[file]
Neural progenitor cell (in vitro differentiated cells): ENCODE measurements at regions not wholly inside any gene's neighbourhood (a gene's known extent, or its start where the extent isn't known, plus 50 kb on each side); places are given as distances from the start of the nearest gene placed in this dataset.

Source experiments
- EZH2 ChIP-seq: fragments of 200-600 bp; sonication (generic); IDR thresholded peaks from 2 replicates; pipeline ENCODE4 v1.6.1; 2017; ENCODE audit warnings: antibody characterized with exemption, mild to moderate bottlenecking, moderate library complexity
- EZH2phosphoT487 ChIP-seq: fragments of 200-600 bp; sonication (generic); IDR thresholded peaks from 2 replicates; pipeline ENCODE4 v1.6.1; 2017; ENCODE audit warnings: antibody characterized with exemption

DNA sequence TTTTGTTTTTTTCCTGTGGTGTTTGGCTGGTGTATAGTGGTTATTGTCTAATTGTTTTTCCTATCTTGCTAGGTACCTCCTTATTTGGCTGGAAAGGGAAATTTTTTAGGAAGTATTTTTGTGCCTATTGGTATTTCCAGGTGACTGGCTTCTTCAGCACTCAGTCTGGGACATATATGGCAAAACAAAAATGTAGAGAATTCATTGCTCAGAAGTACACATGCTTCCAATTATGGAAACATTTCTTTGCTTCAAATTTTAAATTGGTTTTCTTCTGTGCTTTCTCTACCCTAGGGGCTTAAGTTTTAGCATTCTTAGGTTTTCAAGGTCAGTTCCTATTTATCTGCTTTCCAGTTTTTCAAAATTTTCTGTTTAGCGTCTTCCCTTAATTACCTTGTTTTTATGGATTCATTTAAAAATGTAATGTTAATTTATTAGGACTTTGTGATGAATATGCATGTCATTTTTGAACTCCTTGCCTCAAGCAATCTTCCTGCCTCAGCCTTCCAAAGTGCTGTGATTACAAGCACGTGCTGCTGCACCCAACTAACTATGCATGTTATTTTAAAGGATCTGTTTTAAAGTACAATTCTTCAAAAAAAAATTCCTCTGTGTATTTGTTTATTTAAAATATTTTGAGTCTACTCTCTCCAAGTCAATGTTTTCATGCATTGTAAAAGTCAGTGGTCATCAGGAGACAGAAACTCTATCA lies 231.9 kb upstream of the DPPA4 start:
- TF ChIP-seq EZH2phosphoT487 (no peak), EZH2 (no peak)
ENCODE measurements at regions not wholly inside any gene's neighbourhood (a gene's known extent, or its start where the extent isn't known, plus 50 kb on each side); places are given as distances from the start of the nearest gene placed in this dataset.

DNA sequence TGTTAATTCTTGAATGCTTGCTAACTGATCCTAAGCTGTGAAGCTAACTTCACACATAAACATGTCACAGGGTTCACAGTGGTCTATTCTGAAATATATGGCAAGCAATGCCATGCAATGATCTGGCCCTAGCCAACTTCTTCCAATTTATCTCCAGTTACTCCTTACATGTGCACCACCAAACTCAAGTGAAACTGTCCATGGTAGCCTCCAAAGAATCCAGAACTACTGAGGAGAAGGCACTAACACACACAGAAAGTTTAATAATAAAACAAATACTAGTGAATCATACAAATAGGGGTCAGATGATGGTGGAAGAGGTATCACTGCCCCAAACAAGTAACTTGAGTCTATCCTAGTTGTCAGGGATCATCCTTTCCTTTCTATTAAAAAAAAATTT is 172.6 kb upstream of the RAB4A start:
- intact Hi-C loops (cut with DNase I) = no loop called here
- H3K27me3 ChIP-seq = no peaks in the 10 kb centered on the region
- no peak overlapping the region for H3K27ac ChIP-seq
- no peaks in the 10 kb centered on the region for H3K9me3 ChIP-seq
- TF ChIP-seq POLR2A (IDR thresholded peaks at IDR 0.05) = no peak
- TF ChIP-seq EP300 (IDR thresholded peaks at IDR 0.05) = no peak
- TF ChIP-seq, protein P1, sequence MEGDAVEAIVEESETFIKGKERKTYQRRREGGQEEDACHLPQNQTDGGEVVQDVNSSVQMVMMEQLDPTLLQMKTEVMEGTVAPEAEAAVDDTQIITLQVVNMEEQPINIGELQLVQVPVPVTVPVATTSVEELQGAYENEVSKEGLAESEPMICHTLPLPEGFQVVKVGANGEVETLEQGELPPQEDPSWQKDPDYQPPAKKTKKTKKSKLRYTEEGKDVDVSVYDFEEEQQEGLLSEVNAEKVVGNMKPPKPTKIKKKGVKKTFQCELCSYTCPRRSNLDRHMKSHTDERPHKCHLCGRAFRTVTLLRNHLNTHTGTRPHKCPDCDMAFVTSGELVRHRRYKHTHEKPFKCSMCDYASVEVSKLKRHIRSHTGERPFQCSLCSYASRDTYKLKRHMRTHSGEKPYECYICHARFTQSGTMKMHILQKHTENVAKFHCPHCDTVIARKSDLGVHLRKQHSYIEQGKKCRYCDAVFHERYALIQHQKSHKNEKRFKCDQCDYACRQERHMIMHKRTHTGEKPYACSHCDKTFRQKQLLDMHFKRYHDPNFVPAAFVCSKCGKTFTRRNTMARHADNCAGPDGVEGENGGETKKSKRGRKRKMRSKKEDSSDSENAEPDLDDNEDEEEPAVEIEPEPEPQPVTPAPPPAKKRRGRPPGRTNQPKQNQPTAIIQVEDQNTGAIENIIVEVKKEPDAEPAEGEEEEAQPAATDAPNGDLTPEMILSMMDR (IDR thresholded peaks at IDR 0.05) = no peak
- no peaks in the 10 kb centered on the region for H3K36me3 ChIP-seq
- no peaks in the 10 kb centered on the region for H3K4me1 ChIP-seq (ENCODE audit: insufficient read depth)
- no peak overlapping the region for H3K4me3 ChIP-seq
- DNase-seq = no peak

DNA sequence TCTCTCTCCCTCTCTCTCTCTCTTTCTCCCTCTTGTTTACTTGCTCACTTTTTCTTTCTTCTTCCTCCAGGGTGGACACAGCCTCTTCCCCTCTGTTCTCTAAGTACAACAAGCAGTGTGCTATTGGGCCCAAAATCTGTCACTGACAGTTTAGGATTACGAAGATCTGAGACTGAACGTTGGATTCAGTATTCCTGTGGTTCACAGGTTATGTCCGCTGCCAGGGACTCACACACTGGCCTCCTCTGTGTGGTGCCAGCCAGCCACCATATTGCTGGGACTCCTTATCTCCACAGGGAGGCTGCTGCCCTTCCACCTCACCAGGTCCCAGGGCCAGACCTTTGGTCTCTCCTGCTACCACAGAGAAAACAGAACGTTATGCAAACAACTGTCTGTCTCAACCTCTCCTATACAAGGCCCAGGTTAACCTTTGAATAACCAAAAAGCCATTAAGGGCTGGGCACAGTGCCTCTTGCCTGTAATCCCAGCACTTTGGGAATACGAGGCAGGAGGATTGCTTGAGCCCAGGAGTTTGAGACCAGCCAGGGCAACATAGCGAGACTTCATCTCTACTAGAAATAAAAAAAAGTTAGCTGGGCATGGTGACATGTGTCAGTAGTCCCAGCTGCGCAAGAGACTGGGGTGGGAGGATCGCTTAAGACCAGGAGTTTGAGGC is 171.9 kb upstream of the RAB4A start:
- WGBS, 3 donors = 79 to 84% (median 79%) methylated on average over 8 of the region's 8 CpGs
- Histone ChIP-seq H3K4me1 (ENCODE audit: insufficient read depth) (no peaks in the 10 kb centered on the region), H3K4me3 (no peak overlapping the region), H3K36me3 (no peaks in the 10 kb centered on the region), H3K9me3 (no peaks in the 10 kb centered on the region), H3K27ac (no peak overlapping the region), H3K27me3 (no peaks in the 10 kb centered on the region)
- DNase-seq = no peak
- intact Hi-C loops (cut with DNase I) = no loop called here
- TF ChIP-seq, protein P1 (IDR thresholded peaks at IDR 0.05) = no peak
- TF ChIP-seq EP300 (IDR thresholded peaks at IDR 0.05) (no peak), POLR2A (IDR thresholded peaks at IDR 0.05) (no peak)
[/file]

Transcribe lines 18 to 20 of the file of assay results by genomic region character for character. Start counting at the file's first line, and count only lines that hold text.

- no peak overlapping the region for H3K4me3 ChIP-seq
- DNase-seq = no peak

DNA sequence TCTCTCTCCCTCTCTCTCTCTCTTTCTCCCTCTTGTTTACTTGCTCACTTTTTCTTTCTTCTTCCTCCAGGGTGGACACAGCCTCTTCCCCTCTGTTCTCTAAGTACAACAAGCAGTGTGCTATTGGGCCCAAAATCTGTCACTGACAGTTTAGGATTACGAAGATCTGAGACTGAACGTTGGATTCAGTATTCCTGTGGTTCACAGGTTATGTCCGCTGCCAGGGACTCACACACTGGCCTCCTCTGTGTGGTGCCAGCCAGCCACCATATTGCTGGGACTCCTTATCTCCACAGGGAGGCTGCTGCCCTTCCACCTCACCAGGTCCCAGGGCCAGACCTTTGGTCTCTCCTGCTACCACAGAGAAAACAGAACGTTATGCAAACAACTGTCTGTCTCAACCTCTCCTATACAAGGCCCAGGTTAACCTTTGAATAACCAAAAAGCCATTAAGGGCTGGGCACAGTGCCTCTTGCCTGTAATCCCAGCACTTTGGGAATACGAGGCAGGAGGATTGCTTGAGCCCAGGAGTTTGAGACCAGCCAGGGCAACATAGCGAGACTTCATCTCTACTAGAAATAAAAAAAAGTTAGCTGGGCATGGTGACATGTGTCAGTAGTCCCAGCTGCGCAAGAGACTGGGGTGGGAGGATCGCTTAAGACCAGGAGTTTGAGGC is 171.9 kb upstream of the RAB4A start: